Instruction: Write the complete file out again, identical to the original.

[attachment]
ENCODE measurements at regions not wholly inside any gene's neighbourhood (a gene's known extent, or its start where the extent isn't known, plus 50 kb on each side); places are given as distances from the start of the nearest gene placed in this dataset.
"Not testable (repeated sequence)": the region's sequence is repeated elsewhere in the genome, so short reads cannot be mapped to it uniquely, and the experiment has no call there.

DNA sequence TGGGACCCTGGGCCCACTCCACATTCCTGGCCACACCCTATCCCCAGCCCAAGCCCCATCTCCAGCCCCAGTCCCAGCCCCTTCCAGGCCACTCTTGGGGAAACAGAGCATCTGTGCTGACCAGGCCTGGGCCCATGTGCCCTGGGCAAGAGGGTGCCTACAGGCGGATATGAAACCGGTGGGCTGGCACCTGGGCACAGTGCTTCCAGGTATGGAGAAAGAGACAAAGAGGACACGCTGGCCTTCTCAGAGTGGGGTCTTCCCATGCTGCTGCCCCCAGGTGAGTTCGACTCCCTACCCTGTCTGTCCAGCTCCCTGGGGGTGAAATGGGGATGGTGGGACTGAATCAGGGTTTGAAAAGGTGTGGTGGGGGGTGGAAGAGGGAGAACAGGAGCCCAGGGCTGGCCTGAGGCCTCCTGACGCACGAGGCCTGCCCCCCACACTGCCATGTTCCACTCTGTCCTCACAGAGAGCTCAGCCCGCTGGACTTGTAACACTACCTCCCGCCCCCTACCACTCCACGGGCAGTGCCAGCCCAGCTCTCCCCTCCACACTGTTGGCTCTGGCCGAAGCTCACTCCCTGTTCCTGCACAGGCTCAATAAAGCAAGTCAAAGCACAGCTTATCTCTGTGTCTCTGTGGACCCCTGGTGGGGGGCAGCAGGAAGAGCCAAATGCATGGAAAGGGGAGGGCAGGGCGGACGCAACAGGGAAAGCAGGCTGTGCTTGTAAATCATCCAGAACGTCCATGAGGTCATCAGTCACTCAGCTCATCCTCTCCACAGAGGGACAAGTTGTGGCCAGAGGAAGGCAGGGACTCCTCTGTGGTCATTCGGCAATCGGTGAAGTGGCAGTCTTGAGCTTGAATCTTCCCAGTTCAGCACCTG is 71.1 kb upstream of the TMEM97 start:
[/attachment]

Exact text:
ENCODE measurements at regions not wholly inside any gene's neighbourhood (a gene's known extent, or its start where the extent isn't known, plus 50 kb on each side); places are given as distances from the start of the nearest gene placed in this dataset.
"Not testable (repeated sequence)": the region's sequence is repeated elsewhere in the genome, so short reads cannot be mapped to it uniquely, and the experiment has no call there.

DNA sequence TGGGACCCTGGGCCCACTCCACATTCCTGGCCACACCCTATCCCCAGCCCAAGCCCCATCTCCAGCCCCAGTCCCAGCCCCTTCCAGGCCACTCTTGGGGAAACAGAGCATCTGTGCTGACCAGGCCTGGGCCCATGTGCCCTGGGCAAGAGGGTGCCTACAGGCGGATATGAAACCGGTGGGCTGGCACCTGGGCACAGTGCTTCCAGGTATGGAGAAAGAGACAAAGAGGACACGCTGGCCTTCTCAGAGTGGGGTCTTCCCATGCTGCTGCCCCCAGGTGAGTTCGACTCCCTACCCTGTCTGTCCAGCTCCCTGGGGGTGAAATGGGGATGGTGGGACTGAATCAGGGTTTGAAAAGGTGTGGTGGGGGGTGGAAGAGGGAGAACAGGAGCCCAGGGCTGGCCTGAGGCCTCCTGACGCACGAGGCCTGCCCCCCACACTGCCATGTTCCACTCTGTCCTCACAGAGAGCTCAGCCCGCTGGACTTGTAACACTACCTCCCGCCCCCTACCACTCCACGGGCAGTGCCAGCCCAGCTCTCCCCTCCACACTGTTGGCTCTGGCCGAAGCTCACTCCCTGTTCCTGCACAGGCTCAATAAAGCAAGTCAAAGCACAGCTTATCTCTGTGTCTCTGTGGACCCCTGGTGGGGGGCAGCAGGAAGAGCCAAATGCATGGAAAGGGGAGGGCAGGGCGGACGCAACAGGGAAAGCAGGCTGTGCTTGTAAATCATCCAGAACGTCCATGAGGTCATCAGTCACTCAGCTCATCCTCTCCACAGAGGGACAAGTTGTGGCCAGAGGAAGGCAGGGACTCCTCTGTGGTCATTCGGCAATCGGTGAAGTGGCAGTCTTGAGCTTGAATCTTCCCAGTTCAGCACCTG is 71.1 kb upstream of the TMEM97 start: